The Double-Edged Sword of ‘Authenticity’

An increasing number of consumers are calling out the tactics some firms use to portray themselves as purpose driven, says best-selling author Daniel Goleman. 

Daniel Goleman is a senior consultant at Goleman Consulting Group, author of the best seller Emotional Intelligence, and host of the podcast First Person Plural: Emotional Intelligence and Beyond. He is a regular contributor to Korn Ferry. 

Authenticity–it’s a buzzword these days. Particularly in leadership and business.

Put simply, authenticity translates to being true to one's own values, spirit, and personality. In leaders, it looks like self-awareness, transparency, integrity, empathy, and ethics. In organizations, it’s essentially the same: authenticity can be measured by looking at how true a company is to their purpose and mission, regardless of pressure to act otherwise.

In this era of climate change, war, disease, and increasing concern for human welfare, authenticity is a growing form of influence. Research findings indicate that Gen Z members are twice as likely as millennials, and three times as likely as Gen X members, to see brands as having the power to make the world a better place. Meanwhile, 62% of consumers of all ages say that when they are considering a purchase, a brand’s values play an important role in their decision, and 40% report that they research the values and practices of the companies whose products they buy.

The push for brands to be honest, ethical, and values driven has prompted many consumers to question which companies they are supporting and how those companies go about promoting themselves. One example is the recent “de-influencing” trend on TikTok, where a growing number of content creators have begun giving candid reviews of products traditionally advertised through paid partnerships. The trend seeks to interrupt the $16.4-billion-dollar influencer-marketing industry, one replete with social-media influencers who are willing, in order to make more money, to push products they may not even use. De-influencers are not only encouraging consumers to scale back on spending, but also prompting them to question the integrity of how products are marketed to them and what those methods say about the companies and individuals they follow.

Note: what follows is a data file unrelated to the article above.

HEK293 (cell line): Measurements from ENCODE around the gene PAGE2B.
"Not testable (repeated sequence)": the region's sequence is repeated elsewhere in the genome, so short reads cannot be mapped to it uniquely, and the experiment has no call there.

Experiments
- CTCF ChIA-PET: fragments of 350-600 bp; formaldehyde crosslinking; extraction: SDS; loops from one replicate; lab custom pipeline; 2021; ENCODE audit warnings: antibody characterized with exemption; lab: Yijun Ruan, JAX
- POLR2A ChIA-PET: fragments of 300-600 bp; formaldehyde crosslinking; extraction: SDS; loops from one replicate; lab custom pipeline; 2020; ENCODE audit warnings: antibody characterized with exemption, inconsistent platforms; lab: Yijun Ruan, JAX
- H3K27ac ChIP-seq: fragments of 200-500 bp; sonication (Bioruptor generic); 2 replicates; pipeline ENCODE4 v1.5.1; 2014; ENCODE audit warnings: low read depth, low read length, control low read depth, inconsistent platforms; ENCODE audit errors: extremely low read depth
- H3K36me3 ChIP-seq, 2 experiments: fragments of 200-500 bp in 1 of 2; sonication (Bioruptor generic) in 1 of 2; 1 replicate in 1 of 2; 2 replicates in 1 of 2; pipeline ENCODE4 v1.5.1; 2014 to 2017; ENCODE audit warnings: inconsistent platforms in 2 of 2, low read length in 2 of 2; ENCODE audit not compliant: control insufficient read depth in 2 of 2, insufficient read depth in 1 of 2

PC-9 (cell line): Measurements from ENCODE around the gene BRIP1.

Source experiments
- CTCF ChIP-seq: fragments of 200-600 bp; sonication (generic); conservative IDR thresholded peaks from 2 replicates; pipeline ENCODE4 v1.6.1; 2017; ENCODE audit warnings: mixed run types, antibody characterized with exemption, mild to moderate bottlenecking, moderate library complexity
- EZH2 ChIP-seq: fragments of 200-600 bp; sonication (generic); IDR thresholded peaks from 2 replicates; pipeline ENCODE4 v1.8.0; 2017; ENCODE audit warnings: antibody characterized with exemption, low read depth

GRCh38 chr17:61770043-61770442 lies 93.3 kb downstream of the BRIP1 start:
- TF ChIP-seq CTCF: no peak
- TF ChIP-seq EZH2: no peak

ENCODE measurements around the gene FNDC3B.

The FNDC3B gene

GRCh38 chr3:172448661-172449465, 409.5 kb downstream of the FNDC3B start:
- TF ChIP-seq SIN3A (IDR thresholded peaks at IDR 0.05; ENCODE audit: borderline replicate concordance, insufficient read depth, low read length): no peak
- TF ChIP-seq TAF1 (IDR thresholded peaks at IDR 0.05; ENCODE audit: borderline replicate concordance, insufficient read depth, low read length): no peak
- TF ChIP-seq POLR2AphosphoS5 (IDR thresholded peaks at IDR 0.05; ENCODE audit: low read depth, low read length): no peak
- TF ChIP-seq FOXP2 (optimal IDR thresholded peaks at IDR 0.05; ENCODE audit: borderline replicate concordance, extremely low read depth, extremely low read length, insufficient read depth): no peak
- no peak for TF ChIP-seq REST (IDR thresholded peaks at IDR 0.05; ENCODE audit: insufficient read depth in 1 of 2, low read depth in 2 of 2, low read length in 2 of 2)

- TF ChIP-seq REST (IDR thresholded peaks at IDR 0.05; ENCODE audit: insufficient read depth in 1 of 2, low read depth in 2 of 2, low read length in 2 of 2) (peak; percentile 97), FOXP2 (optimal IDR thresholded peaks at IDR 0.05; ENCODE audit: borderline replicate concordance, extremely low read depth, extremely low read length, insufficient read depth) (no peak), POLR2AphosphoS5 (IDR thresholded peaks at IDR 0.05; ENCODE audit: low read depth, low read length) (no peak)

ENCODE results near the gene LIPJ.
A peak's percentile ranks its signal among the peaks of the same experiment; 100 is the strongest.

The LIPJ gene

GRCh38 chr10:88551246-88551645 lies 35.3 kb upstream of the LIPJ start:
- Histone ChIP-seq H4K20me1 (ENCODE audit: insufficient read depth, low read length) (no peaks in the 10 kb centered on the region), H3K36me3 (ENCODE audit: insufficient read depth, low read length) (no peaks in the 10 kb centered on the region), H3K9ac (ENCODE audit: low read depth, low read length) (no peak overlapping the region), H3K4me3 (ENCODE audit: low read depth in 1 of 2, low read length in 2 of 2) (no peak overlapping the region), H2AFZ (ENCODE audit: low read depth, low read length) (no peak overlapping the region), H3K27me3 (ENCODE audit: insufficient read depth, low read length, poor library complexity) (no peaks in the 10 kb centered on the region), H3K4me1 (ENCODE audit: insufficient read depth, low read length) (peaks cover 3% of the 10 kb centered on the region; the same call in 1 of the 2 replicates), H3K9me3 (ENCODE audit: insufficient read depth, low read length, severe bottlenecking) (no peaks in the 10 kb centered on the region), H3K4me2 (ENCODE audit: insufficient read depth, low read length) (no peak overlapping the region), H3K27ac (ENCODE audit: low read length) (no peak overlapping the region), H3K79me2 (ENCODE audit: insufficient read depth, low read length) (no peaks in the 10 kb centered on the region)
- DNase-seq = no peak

“It’s in direct response to the overwhelming number of influencer-promoted products,” Brendan Gahan, a partner and chief social officer at ad agency Mekanism, told the Washington Post. “The hashtag #tiktokmademebuyit has become synonymous with TikTok because of its overwhelming ability to push new products and drive sales.”

The de-influencing trend is connected to what many researchers cite as a decline in trust among consumers. Since 2015, the Gustavson Brand Trust Index (GBTI), the only study of its kind conducted by an academic institution, has looked at consumer trust across Canada. The purpose of the GBTI is to highlight the need for businesses to make a positive contribution to their communities. Every year, its findings reveal a growing concern on the part of consumers about whether businesses support causes they care about, and whether those businesses take care of their employees.

According to the 2022 report, trust in business continues to erode, particularly in big tech. Even if consumers are still using platforms like TikTok and Amazon, they are simultaneously questioning whether or not these companies really have their best interests at heart.

“These global brands have the advantage of ubiquity, and it’s hard for consumers to choose not to use them,” explained Saul Klein, dean of the Gustavson School of Business at the University of Victoria in Canada. He said that the research “presents an urgent challenge as well as a critical opportunity for brands to engage more effectively with their consumers.”

The de-influencing trend on TikTok shows that consumers are discovering new ways to use technology to their advantage. The trend not only furthers the conversation around values and purpose, but also puts the power of the platform back into the hands of its unpaid users, sending a powerful message about prioritizing authenticity over money, and not the other way around.

Heidi Kaluza, a Seattle-based sustainable fashion influencer with nearly 50,000 TikTok followers, told the Post, “I think this is the beginning of something.” According to her, understanding the importance of authenticity and conscious consumerism isn’t just a trend—it’s the new way forward. Even if influencers are being paid for promoting products, de-influencing has them thinking more deeply about how influencing works and how to be more purposeful in monetizing their audience.

Co-written by Elizabeth Solomon

Click here to learn more about Daniel Goleman's Building Blocks of Emotional Intelligence.